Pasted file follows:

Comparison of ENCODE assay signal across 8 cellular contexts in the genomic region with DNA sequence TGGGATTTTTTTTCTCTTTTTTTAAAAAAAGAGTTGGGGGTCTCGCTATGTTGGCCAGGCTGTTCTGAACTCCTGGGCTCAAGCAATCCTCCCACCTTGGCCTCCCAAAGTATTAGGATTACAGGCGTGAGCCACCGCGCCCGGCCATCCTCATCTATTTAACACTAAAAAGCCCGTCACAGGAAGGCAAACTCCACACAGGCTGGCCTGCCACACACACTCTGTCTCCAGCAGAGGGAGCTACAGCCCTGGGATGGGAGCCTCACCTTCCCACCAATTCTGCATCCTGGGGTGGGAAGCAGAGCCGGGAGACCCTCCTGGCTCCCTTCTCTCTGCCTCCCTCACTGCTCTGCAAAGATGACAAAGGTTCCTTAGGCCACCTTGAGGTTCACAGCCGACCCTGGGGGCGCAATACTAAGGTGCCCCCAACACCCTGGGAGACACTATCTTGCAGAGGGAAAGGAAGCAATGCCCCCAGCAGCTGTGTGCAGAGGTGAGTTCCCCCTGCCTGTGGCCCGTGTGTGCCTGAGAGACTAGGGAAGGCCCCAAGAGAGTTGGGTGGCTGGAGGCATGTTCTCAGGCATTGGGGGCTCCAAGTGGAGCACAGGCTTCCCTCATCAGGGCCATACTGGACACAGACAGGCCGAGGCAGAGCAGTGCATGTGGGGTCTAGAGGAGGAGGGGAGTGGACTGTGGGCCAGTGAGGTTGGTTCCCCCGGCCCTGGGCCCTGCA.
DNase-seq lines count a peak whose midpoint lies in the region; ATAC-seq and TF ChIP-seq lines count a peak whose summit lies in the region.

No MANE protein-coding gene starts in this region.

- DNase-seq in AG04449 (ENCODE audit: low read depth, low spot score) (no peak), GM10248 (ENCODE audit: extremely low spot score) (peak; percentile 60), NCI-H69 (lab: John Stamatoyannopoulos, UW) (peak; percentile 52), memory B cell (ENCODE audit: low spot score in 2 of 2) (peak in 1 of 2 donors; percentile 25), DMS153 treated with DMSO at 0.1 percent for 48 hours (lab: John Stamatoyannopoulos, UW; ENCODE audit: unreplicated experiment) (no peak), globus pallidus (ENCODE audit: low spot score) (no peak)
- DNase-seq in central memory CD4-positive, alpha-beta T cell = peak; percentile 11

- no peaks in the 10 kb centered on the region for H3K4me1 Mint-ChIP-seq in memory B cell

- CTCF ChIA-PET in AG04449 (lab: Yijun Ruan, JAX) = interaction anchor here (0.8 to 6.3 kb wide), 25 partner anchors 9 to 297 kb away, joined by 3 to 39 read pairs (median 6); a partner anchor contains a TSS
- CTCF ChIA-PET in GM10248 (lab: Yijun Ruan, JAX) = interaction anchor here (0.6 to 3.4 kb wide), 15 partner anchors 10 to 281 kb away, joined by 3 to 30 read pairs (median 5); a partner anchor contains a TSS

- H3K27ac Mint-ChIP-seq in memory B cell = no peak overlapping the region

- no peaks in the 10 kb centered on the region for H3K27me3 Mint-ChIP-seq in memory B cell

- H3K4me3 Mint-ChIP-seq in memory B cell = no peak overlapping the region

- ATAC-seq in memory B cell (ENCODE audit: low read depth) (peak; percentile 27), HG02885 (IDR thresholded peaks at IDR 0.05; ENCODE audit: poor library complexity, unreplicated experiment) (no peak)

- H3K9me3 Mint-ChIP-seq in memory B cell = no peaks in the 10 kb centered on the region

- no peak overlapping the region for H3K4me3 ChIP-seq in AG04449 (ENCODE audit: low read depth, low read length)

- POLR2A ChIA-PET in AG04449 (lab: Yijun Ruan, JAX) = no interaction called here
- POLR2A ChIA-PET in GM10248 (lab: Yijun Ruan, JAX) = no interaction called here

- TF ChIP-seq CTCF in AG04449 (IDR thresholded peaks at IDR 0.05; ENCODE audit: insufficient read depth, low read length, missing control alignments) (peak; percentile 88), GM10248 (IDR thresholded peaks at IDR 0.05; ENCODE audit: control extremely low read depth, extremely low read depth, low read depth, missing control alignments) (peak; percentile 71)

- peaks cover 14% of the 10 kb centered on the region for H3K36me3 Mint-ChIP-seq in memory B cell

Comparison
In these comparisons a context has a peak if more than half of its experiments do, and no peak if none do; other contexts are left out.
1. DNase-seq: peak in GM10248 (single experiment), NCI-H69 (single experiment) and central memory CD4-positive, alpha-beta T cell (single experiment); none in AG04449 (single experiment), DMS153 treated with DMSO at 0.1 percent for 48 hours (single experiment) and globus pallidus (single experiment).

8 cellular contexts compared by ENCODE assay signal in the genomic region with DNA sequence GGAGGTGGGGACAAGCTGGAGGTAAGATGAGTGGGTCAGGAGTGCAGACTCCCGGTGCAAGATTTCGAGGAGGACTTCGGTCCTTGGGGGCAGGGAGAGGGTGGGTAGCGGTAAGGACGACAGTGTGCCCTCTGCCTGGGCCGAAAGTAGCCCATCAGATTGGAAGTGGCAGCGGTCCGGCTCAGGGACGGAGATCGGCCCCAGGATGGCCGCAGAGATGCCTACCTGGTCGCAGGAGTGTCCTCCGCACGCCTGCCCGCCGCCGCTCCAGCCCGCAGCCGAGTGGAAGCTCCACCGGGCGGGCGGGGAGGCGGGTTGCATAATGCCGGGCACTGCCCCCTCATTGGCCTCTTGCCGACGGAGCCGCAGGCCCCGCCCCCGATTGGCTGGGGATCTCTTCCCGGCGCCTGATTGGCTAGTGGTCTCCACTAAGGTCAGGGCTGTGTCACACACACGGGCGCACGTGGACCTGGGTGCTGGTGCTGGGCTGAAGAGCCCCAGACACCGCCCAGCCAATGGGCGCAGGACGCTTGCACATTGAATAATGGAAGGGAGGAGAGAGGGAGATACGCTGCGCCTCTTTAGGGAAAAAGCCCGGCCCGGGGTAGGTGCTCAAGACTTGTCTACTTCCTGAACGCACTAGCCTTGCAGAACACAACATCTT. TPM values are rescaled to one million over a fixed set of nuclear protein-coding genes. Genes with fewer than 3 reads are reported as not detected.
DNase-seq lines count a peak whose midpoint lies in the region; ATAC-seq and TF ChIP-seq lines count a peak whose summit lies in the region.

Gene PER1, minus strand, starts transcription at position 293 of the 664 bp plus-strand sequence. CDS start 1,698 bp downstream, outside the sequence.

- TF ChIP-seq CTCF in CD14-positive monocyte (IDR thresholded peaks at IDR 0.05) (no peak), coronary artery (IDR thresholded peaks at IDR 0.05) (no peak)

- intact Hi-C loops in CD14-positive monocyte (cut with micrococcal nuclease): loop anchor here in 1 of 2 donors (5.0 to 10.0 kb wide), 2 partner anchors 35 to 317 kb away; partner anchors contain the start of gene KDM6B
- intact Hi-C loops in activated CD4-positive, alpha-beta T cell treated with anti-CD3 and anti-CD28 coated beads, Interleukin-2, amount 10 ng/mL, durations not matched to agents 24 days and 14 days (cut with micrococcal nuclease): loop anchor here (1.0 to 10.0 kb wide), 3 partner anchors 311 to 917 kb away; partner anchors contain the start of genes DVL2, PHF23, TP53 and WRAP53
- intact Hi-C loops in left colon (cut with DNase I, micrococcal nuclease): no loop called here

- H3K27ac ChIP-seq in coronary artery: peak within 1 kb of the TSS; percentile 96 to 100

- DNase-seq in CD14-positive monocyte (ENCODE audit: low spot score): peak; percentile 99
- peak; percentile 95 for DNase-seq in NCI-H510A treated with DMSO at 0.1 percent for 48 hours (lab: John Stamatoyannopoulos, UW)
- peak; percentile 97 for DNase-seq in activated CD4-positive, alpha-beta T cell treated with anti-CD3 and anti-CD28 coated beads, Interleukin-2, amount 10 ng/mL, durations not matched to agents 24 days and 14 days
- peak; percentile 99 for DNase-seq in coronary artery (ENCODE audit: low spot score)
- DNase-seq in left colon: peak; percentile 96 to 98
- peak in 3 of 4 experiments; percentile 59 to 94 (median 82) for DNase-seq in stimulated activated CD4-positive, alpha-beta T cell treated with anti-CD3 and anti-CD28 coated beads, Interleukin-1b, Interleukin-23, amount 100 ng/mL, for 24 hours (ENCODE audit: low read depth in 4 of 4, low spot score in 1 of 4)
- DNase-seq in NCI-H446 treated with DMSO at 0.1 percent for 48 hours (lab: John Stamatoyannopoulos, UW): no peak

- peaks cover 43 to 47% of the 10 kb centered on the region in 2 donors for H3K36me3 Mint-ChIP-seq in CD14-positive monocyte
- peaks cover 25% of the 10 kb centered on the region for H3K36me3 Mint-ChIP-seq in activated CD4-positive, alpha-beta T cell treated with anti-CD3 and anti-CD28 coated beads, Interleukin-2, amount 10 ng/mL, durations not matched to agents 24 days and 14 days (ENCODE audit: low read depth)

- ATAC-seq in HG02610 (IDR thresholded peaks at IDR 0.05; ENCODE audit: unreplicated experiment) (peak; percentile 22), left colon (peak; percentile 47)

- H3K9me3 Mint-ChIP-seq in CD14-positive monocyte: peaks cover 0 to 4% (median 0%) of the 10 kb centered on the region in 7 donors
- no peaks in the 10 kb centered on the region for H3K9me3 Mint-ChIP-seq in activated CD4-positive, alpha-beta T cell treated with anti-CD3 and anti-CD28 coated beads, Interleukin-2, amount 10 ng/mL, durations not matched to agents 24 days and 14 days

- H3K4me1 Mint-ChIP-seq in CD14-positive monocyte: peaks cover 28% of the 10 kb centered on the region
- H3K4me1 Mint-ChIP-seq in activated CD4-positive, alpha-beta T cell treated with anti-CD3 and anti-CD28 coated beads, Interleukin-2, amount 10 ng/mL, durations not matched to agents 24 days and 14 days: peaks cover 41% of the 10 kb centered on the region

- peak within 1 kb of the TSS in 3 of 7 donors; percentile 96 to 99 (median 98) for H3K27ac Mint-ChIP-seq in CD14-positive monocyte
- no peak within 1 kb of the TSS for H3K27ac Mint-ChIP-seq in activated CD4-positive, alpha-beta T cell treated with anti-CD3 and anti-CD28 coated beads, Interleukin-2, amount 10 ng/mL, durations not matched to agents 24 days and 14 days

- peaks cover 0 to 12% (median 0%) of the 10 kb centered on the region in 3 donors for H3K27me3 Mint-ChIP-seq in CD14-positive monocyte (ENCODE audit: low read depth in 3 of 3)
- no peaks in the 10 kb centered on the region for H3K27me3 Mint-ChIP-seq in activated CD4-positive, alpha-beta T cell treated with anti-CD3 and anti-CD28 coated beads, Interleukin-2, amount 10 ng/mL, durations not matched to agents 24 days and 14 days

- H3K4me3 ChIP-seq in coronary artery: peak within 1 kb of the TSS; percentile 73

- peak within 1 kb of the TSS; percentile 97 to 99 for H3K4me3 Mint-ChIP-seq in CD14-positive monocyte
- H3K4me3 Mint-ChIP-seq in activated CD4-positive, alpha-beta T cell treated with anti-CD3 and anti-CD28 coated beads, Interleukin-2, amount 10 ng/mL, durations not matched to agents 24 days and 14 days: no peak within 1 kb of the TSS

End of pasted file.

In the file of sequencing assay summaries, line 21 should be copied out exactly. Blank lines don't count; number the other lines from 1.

1. DNase-seq: peak in GM10248 (single experiment), NCI-H69 (single experiment) and central memory CD4-positive, alpha-beta T cell (single experiment); none in AG04449 (single experiment), DMS153 treated with DMSO at 0.1 percent for 48 hours (single experiment) and globus pallidus (single experiment).